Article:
Let's set the scene...
Lane: You went shopping.
Rory: Yes I did. I got a moo-ing cow shaped timer for Sookie, some cardio-salsa tapes for Michel, a book for Dean...
Lane: You got Dean a book?
Rory: Yeah. ‘Metamorphosis’.
Rory: It’s Kafka.
Lane: Very romantic.
Rory: I think it is romantic.
Lane: I know I’ve always dreamed that some day a guy would get me a really confusing Czechoslovakian novel.
Rory: I think he’ll appreciate it.
Lane: A book sends the wrong message.
Rory: What are you talking about?
Lane: You have to look at what a gift says to the other person, not to you. Remember two years ago, I got my mom that perfume?
Lane: Ok, to me that said, ‘Hey mom, you work hard, you deserve something fancy’. Now to my mother, it said ‘Hey mom, here’s some smelly sex juice, the kind I use to lure boys with’ and resulted in me being sent to Bible camp all summer.
Rory: Yeah but...
Lane: Just imaging that you actually gave Dean something really romantic, and he gave you a football. Your hypothetical romantic present is saying that you really, really like him. And his present is saying ‘Hey man, let’s just be friends’.
Rory: And you’re saying that this book is...
Lane: Is a Czechoslovakian football, yes.
First of all, let's get this out of the way. I had no clue that this book would be about a man turning into a giant insect over night. I will admit I was a little taken aback and all "This is the Kafka I've heard so much about?!" Then... I kept reading.
I think the biggest thing that struck me about Gregor's story was the idea that people of value eventually become a burden on the community. Gregor began as the main breadwinner in the Samsa family. The only productive member of a family of four, he ensure that not only were his family members clothed and fed... but he had plans to contribute to his sister's future education. The household revolved around Gregor and you could tell that he felt honored that he could provide for the people he loved most dearly. So it is heartbreaking that the moment he is unable to provide financially, he instantly becomes a burden on the entire family unit. What is Kafka saying about the treatment of the elderly in society? Does everyone have a "best if used by" date? When is yours? And will your family lovingly accept the burden... or will they prefer to pretend that you never existed, as in Gregor's case?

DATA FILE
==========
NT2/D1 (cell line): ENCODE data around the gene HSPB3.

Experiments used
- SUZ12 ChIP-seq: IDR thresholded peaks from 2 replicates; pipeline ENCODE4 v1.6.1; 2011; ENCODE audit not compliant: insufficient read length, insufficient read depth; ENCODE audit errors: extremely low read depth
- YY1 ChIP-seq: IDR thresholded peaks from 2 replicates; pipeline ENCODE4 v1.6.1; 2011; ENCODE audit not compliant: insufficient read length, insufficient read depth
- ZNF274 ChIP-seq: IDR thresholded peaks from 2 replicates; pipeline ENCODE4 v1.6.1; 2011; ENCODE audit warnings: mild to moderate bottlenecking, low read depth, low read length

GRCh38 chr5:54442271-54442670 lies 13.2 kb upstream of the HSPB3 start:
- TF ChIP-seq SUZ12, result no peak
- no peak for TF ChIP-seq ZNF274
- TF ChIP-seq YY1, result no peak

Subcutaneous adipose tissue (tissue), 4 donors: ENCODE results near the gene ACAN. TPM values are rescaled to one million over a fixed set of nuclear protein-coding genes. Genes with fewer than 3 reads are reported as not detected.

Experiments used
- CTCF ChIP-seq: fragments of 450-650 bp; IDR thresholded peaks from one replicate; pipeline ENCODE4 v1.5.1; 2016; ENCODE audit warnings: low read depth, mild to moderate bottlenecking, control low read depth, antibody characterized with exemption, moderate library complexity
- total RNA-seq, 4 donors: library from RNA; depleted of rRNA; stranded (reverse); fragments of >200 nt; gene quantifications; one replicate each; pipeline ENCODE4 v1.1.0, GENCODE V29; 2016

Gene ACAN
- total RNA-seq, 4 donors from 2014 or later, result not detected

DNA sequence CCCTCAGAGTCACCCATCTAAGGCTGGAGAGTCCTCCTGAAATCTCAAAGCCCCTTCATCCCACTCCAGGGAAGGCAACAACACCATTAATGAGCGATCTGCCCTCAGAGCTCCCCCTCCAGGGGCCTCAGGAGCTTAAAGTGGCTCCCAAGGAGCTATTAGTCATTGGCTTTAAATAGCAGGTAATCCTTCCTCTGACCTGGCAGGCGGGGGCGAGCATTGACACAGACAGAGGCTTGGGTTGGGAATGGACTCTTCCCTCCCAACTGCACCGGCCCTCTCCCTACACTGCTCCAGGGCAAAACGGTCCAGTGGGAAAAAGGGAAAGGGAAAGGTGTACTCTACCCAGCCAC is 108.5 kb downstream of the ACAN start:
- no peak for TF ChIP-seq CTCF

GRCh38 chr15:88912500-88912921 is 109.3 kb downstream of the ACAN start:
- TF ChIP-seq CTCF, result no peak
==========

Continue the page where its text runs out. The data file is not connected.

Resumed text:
Along with most adults in today's society, I fully understand what it's like to work in a job where you're under-paid, under-appreciated and under-valued. Gregor had been blissfully unaware of his drone status as a salesman. He was proud that he was able to assist his family and that seemed to be all he needed out of his work. He didn't seem to have aspirations for the future. He plugged along at the same job and was content. In the story of The Metamorphosis, is Kafka trying to shake up other worker bees? Is ignorance bliss? Should we be happy in our mediocrity? What value are we really adding to this world if we don't have dreams and goals? Are we all eventually dehumanized by the corporations who rule our lives?
The one thing that many readers point out is the fact that Gregor and the Samsas never appear to question Gregor's transformation. Even when Gregor awakes to realize that the metamorphosis has occurred, he's more concerned with how it will look to others and how it will impact his job. Gregor's family also is never seen asking "why?". What is Kafka saying about the way humans accept their fate? Are we are own worst enemies... accepting our own powerlessness without question? Does life happen to us... or we do happen to life?
In the end, Gregor's unfortunate transformation acts as a catalyst for a bond between his sister, mother and father that previously did not exist. Without the glue that held them together, they were forced to work together and take control of their own lives. In the end... Gregor's "illness" is what ensured that his family would no longer just accept their pre-destined role in this world as he had. Is Gregor's death a signal to us all of the dangers of losing control of our lives? Is it a reason to break out of our hamster wheels and decide where our lives are going? Do we have the capability to exercise complete control over our existence?
I know this review has posed a lot of questions. And I believe that was Franz Kafka's reason for giving usThe Metamorphosis. From the outside, it looks like a story about a big-ass bug. But as most readers know, there is so much under that layer. Kafka is asking us to challenge our beliefs, to go against the grain and to ask ourselves the tough questions about our own places in this world.
Beginning with one of the most shocking first sentences in all of literature, Franz Kafka details the horrific tale of an absurd life. Virtually imprisoned in his room, Gregor Samsa discovers that every aspect of his existence has amounted to nothing. Even the struggling, dysfunctional family he has sacrificed to support is thriving without his financial assistance. Slowly stripped of every bit of his humanity, Gregor realizes that no man’s life, especially his, actually matters.
Who do I see reading this in the Stars Hollow gazebo?
I could see this book totally blowing Zack's mind.